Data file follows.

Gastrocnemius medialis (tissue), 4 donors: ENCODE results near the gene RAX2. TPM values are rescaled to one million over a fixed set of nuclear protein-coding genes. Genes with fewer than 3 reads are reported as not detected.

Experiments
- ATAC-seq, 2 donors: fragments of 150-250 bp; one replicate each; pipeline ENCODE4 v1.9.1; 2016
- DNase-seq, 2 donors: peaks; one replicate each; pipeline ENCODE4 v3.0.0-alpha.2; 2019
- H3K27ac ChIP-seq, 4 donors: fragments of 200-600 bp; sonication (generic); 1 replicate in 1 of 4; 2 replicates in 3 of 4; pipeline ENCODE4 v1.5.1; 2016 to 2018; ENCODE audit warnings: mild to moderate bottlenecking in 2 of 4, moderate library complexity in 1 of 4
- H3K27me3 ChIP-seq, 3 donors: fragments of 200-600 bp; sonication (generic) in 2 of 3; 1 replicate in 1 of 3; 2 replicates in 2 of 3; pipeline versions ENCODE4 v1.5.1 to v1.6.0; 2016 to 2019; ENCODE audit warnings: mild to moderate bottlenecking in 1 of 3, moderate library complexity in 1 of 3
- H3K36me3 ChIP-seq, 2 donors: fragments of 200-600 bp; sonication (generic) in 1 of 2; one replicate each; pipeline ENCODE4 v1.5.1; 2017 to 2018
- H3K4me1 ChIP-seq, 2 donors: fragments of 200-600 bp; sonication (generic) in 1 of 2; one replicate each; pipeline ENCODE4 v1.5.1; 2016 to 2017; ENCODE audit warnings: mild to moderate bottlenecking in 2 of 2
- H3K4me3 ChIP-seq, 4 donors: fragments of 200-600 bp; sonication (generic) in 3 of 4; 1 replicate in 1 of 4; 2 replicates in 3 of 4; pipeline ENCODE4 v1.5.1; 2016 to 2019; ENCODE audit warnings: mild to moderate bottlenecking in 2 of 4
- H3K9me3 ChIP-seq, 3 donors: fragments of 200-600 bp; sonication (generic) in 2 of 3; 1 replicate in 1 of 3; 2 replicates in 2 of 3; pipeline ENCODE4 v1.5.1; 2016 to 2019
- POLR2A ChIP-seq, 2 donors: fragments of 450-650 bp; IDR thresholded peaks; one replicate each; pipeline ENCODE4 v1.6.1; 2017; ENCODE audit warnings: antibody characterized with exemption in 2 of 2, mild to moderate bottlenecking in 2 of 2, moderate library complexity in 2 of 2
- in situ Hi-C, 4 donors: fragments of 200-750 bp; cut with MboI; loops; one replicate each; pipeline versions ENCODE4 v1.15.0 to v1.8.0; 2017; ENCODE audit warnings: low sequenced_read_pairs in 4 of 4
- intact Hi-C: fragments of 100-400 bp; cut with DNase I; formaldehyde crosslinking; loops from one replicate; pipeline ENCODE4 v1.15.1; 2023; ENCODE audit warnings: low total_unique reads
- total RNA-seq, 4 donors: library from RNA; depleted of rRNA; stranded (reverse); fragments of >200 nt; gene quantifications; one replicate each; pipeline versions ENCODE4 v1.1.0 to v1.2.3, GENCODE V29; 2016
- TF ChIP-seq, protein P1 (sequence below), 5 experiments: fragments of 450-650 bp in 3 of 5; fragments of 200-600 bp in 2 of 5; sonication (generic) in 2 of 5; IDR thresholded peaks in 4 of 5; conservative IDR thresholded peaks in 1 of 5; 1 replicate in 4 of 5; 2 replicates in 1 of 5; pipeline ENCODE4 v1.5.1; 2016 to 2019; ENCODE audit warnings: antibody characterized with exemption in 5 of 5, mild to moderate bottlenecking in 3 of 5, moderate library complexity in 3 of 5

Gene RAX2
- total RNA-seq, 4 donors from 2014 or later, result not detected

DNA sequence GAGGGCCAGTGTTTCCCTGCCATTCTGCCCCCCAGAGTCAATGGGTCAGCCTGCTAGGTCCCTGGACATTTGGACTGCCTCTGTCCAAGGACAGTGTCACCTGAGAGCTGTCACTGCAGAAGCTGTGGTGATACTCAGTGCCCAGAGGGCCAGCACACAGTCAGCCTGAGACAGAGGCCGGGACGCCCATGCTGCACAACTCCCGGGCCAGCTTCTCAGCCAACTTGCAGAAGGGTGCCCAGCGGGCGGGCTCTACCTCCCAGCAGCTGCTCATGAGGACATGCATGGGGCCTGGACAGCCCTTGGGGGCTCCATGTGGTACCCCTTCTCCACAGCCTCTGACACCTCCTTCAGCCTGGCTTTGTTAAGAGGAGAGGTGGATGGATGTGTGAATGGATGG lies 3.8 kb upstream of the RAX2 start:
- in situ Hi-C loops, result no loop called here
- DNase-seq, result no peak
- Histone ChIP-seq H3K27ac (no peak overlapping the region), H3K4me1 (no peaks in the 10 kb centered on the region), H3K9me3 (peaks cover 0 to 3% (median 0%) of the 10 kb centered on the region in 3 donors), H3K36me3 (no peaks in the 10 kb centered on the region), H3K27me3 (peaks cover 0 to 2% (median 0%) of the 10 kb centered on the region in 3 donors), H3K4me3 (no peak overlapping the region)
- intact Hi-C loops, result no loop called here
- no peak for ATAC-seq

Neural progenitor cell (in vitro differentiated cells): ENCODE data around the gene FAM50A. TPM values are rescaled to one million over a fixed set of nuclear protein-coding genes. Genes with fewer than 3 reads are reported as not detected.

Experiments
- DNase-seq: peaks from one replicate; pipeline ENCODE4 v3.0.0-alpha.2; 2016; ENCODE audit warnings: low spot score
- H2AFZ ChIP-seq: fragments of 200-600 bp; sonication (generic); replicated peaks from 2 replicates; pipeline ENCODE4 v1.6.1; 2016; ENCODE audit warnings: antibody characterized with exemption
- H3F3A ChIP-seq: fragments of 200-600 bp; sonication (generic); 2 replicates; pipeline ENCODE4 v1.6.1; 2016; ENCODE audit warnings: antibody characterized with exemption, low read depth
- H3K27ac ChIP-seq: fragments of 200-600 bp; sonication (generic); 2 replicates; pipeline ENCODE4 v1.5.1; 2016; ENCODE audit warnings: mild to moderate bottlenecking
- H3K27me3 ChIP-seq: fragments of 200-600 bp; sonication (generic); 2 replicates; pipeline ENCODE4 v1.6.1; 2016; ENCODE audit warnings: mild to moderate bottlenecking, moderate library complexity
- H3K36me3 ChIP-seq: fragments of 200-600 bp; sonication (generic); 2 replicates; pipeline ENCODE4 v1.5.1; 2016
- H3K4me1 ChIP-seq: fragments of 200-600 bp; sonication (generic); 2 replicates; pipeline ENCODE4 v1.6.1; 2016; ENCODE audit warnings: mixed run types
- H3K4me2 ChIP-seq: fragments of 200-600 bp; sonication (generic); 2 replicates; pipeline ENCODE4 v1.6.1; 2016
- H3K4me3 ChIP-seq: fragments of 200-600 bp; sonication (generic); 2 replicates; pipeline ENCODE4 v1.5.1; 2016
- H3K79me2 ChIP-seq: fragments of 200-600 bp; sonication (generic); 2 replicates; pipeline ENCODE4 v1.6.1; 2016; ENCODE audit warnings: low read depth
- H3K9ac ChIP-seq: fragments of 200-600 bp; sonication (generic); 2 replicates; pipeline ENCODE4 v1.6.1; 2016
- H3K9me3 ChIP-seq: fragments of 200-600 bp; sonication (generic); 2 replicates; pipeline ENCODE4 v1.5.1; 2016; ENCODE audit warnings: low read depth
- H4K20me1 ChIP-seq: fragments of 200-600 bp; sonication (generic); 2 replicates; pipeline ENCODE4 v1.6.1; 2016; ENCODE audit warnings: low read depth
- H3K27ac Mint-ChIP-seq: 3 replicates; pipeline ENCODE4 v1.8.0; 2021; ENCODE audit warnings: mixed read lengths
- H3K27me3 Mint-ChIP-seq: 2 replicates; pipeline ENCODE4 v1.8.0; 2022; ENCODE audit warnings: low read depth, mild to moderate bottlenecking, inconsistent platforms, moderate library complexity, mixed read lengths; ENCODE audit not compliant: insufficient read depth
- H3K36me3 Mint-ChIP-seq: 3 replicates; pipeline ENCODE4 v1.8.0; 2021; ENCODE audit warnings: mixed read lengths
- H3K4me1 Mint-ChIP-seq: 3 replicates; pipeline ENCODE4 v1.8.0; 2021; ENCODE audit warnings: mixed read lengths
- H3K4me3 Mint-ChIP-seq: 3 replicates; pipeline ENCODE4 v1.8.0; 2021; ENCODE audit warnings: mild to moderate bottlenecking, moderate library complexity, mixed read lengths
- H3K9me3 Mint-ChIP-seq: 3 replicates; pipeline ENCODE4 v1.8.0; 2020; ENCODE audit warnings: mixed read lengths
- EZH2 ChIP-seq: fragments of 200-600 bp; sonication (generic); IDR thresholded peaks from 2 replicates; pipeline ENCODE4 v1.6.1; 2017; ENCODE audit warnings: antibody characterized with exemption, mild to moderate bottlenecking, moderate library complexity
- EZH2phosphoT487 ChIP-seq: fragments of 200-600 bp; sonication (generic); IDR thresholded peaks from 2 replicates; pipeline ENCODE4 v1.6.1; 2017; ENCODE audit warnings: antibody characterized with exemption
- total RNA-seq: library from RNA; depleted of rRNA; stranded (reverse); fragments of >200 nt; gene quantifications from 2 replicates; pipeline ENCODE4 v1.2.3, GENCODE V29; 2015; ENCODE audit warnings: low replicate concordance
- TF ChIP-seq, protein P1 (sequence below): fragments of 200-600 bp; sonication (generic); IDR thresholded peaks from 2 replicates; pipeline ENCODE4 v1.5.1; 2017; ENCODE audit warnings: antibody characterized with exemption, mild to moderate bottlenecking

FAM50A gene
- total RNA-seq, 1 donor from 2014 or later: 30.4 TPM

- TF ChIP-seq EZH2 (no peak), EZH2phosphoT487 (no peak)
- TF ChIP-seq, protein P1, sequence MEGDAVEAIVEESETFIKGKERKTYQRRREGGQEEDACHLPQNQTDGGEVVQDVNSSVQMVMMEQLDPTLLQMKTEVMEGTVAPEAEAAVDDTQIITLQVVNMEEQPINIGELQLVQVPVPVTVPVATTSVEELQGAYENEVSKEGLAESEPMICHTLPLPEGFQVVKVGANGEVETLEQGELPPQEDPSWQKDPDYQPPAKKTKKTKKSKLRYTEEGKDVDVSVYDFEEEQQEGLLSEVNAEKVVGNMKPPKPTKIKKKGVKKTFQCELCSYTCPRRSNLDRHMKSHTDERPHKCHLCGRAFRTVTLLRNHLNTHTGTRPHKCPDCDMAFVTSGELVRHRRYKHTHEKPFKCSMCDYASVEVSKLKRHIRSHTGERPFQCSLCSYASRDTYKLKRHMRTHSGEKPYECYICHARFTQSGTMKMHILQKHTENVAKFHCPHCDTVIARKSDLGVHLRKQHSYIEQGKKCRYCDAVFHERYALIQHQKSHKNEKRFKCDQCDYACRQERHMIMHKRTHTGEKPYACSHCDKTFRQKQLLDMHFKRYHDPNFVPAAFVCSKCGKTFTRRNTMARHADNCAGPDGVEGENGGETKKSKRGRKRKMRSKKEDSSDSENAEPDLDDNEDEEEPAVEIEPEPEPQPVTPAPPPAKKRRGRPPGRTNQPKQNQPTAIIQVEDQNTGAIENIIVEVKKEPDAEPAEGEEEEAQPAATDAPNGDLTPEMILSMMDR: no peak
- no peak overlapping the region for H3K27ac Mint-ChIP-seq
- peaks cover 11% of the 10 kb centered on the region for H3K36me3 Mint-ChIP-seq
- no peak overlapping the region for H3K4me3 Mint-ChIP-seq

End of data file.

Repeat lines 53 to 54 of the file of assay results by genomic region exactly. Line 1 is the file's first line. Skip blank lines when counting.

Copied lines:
- no peak overlapping the region for H3K27ac Mint-ChIP-seq
- peaks cover 11% of the 10 kb centered on the region for H3K36me3 Mint-ChIP-seq